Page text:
ah so that first harness is the one christopher gravett used as an inspiration in the book. awsome ive come to reall like the english style because it has the fancy fluting of gothic and uses sallets more often han not, bu also has that nice looking globose breastplate..


Christopher Gravett wrote the book, while Graham Turner Illustrated it. Graham is a painter who took up jousting to find out more about what he was painting. Since then he has trained his own horse, and won the queens horn jousting trophy from the royal armouries: The only person ever to do so on their own horse. Graham's armour, which he wears in my photo, and painted in Christopher's book is based on the effigy of Sir Ralph Fitzherbert's. This particular style, with all the fluting, is from right at the end of the period, and the development of the english style is an interesting topic in it's own right.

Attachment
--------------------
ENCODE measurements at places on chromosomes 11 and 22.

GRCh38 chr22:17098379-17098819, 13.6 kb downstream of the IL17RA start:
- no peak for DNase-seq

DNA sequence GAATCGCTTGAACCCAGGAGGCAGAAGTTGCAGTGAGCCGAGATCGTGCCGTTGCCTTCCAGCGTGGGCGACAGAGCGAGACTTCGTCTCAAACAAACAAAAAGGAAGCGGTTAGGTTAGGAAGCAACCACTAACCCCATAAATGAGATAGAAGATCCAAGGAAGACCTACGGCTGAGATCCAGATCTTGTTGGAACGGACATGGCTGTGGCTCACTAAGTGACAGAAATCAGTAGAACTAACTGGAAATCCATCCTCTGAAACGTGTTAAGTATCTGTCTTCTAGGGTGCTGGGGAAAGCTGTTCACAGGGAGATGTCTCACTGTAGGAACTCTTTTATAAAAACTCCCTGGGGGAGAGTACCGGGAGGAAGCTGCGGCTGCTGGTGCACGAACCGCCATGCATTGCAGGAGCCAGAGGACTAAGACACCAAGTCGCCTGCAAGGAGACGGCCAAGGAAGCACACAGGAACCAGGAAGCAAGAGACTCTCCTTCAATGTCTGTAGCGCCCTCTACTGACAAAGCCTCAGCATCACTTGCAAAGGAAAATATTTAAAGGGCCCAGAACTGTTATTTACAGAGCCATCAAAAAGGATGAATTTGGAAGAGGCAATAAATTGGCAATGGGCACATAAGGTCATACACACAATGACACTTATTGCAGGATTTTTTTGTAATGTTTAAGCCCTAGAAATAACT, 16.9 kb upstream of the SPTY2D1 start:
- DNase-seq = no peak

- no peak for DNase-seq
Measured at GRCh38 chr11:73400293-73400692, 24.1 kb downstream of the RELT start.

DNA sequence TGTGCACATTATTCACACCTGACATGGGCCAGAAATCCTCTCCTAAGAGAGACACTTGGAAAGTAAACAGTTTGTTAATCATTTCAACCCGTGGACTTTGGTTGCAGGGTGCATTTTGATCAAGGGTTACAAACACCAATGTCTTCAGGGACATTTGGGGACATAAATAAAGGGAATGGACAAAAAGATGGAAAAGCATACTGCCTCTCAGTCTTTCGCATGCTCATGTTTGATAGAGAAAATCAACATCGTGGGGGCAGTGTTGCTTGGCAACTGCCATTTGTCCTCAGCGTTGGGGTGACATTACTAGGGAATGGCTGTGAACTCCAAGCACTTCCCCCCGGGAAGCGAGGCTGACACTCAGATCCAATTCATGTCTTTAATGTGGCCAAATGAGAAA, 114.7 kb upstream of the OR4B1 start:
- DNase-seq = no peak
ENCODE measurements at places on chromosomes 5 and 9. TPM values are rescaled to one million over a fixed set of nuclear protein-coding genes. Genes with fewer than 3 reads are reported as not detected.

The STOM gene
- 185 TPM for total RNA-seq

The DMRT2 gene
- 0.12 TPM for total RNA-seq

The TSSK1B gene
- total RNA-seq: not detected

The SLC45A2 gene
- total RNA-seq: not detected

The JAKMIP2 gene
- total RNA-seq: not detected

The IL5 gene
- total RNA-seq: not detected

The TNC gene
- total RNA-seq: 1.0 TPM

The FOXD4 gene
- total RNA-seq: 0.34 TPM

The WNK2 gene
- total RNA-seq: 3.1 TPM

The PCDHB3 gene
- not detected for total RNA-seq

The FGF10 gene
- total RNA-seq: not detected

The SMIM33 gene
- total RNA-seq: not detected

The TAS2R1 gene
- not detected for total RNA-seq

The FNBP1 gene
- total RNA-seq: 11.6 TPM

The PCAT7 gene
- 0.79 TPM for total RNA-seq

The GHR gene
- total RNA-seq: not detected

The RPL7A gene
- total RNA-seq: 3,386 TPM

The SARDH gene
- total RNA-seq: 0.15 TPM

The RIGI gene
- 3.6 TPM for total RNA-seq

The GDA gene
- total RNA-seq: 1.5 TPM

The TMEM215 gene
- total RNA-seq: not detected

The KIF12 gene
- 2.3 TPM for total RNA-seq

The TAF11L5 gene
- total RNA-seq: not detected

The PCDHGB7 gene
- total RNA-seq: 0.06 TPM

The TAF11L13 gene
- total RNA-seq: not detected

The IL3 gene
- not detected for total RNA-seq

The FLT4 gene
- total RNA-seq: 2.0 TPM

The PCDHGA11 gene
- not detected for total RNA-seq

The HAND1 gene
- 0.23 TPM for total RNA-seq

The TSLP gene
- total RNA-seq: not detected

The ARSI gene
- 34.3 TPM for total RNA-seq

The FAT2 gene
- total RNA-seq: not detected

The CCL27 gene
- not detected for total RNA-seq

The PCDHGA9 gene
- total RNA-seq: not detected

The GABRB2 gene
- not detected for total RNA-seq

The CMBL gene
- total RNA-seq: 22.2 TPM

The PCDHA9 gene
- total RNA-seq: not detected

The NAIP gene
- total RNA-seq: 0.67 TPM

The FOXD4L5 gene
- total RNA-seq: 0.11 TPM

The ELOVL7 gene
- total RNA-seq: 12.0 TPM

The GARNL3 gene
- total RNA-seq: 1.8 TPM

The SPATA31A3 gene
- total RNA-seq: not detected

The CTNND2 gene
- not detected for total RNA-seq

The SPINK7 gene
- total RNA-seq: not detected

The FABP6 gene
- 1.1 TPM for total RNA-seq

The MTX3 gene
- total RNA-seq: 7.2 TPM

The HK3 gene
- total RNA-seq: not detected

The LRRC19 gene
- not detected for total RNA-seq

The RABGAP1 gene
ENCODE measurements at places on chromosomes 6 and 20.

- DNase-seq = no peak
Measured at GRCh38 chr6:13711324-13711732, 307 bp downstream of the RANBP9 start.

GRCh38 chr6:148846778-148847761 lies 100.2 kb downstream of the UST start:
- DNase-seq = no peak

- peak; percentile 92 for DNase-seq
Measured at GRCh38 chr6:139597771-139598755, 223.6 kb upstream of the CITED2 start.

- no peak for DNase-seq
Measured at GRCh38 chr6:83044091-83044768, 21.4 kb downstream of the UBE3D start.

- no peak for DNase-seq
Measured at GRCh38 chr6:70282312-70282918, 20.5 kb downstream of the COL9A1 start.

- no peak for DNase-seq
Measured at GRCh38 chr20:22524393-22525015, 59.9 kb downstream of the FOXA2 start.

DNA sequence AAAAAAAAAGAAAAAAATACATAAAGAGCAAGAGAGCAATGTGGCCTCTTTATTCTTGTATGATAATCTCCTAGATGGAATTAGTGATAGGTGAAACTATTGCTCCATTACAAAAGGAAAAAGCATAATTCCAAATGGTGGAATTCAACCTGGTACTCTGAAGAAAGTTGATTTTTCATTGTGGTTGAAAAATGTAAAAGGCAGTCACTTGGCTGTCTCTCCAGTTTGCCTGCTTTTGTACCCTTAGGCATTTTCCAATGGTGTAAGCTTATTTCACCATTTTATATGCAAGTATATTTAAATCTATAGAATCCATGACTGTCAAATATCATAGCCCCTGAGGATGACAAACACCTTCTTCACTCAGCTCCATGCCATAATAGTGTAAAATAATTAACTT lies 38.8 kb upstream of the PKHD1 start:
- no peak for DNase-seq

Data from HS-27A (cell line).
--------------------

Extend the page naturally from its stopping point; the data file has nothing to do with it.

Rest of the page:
Graham's website
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Randall Moffett




Location: Northern Utah
Joined: 07 Jun 2006
Reading list: 5 books

Posts: 2,098

PostPosted: Sat 30 Jun, 2012 9:51 am    Post subject:         Reply with quote

Ryan,

I am not sure restrictive is the right word. Expensive maybe. Difficult, perhaps.

We see many European Monarchs trying to force knighthood on the wealthy to maintain the number of knights they had had earlier. This is for several reasons.

One they are a small group to start with. The issue is that in an era with one in five children dying before adulthood and the knightly/noble class being some small to begin with they need new blood all the time. In the earlier Medieval period this was no so much an issue as knights had not completely become a social structure. Once it does the increasing cost of a full 'knightly harness" and equipment coupled with a limited knightly class means less knights.